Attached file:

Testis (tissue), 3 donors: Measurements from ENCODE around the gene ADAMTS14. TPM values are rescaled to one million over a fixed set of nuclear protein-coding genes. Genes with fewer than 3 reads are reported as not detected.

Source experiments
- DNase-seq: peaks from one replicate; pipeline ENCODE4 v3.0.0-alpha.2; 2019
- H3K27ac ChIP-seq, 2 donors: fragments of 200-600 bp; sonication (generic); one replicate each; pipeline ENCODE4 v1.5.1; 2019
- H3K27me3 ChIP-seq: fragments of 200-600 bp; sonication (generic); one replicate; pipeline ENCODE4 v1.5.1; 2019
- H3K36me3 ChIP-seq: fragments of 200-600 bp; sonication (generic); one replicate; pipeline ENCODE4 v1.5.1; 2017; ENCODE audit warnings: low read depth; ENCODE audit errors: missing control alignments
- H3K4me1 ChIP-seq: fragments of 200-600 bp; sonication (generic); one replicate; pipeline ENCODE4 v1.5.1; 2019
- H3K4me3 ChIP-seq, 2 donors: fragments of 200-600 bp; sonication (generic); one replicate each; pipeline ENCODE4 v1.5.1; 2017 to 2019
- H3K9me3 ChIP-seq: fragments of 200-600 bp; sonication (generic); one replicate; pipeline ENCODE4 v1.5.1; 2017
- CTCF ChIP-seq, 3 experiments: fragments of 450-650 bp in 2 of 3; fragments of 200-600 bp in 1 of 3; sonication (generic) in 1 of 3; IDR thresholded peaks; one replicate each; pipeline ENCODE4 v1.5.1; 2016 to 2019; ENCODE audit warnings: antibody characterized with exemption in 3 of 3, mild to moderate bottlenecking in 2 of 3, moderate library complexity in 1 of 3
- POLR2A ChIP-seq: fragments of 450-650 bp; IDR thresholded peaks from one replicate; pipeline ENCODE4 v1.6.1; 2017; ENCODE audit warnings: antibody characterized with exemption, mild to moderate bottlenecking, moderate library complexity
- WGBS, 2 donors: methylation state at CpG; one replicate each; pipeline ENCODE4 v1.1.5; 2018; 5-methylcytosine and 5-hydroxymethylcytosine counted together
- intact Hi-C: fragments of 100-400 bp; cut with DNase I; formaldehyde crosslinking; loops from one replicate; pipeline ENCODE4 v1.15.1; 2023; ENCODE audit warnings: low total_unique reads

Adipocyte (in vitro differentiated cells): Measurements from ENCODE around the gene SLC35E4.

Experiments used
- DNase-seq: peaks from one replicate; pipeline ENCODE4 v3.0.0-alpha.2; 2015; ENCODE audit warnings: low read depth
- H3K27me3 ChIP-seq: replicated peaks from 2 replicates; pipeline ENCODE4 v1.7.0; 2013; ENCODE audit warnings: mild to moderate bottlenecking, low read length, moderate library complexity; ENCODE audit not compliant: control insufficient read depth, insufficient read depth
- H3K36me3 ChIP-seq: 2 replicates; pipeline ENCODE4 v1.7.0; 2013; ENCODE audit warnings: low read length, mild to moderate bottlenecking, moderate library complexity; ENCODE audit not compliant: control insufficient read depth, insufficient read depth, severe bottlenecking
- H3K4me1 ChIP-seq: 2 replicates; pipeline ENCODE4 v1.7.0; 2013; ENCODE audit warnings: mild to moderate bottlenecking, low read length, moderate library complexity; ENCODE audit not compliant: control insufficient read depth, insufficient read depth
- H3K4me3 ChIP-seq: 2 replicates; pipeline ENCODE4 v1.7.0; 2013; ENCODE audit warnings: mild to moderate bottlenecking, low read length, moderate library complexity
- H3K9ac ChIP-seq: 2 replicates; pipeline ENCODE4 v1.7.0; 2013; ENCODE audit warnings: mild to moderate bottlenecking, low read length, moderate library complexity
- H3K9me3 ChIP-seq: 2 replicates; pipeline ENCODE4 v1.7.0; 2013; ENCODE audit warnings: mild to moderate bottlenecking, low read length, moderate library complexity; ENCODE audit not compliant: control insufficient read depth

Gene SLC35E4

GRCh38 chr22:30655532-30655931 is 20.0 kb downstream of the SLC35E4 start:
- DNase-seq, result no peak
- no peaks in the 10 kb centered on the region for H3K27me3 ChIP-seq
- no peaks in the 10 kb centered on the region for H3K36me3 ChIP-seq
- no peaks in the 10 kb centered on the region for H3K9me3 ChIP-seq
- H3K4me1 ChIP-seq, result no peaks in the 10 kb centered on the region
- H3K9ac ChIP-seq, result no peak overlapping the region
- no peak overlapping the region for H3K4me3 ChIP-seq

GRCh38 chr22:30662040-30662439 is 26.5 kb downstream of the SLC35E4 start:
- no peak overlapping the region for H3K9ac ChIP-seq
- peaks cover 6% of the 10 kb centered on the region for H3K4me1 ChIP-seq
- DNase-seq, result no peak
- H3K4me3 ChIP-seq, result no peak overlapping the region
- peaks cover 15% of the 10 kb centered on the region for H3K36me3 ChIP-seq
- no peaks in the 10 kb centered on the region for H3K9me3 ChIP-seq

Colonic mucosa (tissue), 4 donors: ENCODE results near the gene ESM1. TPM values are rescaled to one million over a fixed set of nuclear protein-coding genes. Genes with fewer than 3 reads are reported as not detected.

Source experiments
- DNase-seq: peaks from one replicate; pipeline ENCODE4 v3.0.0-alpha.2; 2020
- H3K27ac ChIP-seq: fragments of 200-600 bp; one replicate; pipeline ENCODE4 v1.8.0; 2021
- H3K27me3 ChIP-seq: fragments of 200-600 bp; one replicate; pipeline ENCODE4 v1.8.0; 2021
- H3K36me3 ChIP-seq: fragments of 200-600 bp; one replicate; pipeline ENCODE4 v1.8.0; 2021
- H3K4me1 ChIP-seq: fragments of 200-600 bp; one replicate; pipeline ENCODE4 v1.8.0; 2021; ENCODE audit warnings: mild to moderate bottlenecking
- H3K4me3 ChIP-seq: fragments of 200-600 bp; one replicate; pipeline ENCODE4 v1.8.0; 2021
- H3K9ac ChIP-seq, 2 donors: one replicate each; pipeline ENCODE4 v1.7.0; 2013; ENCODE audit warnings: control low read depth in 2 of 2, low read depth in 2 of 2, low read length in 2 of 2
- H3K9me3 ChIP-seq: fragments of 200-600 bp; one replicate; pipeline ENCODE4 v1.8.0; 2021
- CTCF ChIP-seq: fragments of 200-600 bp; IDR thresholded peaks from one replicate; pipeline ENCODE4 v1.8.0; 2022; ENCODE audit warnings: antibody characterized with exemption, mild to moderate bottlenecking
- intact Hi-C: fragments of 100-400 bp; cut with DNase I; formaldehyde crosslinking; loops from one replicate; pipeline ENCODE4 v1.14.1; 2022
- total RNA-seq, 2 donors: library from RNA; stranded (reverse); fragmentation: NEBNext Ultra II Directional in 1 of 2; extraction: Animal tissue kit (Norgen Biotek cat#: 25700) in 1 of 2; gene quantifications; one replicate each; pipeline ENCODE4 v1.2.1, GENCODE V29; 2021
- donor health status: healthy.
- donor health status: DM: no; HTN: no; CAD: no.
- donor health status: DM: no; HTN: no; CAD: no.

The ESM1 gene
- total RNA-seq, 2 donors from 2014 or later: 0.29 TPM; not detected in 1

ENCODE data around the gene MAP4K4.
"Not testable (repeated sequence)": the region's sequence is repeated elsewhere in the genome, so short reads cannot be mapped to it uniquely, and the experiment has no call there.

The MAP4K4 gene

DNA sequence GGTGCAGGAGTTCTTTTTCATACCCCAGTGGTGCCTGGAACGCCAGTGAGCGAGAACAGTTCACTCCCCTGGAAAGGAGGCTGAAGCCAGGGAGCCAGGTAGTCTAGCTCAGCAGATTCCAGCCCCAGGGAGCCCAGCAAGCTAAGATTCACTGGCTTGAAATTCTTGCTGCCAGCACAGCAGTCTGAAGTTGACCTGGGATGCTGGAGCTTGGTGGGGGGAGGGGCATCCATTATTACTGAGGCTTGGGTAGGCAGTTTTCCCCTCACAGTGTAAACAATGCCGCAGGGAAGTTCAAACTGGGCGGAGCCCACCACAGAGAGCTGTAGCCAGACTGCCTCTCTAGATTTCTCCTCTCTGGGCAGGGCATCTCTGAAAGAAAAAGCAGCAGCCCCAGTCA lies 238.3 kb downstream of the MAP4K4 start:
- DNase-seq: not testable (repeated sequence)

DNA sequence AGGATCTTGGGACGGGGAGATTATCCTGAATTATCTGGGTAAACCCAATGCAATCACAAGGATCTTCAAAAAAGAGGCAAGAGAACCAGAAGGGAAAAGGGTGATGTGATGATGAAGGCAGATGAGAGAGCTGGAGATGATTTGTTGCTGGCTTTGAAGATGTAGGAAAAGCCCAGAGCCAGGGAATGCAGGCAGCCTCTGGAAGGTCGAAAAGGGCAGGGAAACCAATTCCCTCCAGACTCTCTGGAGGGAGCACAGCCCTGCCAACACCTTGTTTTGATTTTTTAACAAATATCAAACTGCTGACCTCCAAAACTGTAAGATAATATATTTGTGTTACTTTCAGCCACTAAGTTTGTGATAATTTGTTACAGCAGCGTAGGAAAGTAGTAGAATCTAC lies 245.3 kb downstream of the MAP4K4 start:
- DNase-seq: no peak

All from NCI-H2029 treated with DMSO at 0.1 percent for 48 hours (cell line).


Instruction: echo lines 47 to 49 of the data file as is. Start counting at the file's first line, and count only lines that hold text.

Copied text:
- H3K9ac ChIP-seq, 2 donors: one replicate each; pipeline ENCODE4 v1.7.0; 2013; ENCODE audit warnings: control low read depth in 2 of 2, low read depth in 2 of 2, low read length in 2 of 2
- H3K9me3 ChIP-seq: fragments of 200-600 bp; one replicate; pipeline ENCODE4 v1.8.0; 2021
- CTCF ChIP-seq: fragments of 200-600 bp; IDR thresholded peaks from one replicate; pipeline ENCODE4 v1.8.0; 2022; ENCODE audit warnings: antibody characterized with exemption, mild to moderate bottlenecking